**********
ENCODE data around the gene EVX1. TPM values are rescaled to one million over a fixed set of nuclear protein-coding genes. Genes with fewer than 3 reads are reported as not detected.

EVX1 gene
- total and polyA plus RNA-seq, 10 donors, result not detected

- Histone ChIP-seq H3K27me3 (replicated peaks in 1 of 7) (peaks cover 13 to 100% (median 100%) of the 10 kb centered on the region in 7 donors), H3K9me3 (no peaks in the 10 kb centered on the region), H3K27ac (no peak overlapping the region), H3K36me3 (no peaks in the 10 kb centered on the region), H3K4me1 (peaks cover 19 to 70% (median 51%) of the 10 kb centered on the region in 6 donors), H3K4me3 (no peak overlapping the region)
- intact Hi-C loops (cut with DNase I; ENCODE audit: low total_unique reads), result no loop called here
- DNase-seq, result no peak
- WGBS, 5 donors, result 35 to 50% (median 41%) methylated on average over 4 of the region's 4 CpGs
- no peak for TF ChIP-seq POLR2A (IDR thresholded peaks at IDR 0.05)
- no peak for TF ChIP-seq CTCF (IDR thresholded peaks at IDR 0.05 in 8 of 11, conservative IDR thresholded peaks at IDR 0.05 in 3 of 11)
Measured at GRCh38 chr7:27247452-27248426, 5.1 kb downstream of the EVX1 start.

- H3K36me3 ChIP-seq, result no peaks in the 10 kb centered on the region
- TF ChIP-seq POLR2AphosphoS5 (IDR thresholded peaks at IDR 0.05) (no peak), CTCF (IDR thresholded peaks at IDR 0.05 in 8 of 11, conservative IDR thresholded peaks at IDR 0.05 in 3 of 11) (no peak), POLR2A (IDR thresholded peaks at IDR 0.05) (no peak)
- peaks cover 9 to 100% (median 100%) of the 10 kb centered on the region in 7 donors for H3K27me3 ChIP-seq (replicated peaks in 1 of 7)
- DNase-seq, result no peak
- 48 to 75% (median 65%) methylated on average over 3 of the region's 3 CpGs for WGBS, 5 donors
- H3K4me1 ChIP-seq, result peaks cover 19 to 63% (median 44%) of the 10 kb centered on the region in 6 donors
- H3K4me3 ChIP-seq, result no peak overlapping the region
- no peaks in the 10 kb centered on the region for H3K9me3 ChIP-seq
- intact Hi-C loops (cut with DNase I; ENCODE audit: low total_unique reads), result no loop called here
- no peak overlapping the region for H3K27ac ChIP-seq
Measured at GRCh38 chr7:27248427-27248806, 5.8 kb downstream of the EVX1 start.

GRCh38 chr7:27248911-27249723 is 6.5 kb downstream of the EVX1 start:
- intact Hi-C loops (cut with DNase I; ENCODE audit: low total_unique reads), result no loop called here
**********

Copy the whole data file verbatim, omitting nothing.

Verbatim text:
ENCODE data around the gene EVX1. TPM values are rescaled to one million over a fixed set of nuclear protein-coding genes. Genes with fewer than 3 reads are reported as not detected.

EVX1 gene
- total and polyA plus RNA-seq, 10 donors, result not detected

- Histone ChIP-seq H3K27me3 (replicated peaks in 1 of 7) (peaks cover 13 to 100% (median 100%) of the 10 kb centered on the region in 7 donors), H3K9me3 (no peaks in the 10 kb centered on the region), H3K27ac (no peak overlapping the region), H3K36me3 (no peaks in the 10 kb centered on the region), H3K4me1 (peaks cover 19 to 70% (median 51%) of the 10 kb centered on the region in 6 donors), H3K4me3 (no peak overlapping the region)
- intact Hi-C loops (cut with DNase I; ENCODE audit: low total_unique reads), result no loop called here
- DNase-seq, result no peak
- WGBS, 5 donors, result 35 to 50% (median 41%) methylated on average over 4 of the region's 4 CpGs
- no peak for TF ChIP-seq POLR2A (IDR thresholded peaks at IDR 0.05)
- no peak for TF ChIP-seq CTCF (IDR thresholded peaks at IDR 0.05 in 8 of 11, conservative IDR thresholded peaks at IDR 0.05 in 3 of 11)
Measured at GRCh38 chr7:27247452-27248426, 5.1 kb downstream of the EVX1 start.

- H3K36me3 ChIP-seq, result no peaks in the 10 kb centered on the region
- TF ChIP-seq POLR2AphosphoS5 (IDR thresholded peaks at IDR 0.05) (no peak), CTCF (IDR thresholded peaks at IDR 0.05 in 8 of 11, conservative IDR thresholded peaks at IDR 0.05 in 3 of 11) (no peak), POLR2A (IDR thresholded peaks at IDR 0.05) (no peak)
- peaks cover 9 to 100% (median 100%) of the 10 kb centered on the region in 7 donors for H3K27me3 ChIP-seq (replicated peaks in 1 of 7)
- DNase-seq, result no peak
- 48 to 75% (median 65%) methylated on average over 3 of the region's 3 CpGs for WGBS, 5 donors
- H3K4me1 ChIP-seq, result peaks cover 19 to 63% (median 44%) of the 10 kb centered on the region in 6 donors
- H3K4me3 ChIP-seq, result no peak overlapping the region
- no peaks in the 10 kb centered on the region for H3K9me3 ChIP-seq
- intact Hi-C loops (cut with DNase I; ENCODE audit: low total_unique reads), result no loop called here
- no peak overlapping the region for H3K27ac ChIP-seq
Measured at GRCh38 chr7:27248427-27248806, 5.8 kb downstream of the EVX1 start.

GRCh38 chr7:27248911-27249723 is 6.5 kb downstream of the EVX1 start:
- intact Hi-C loops (cut with DNase I; ENCODE audit: low total_unique reads), result no loop called here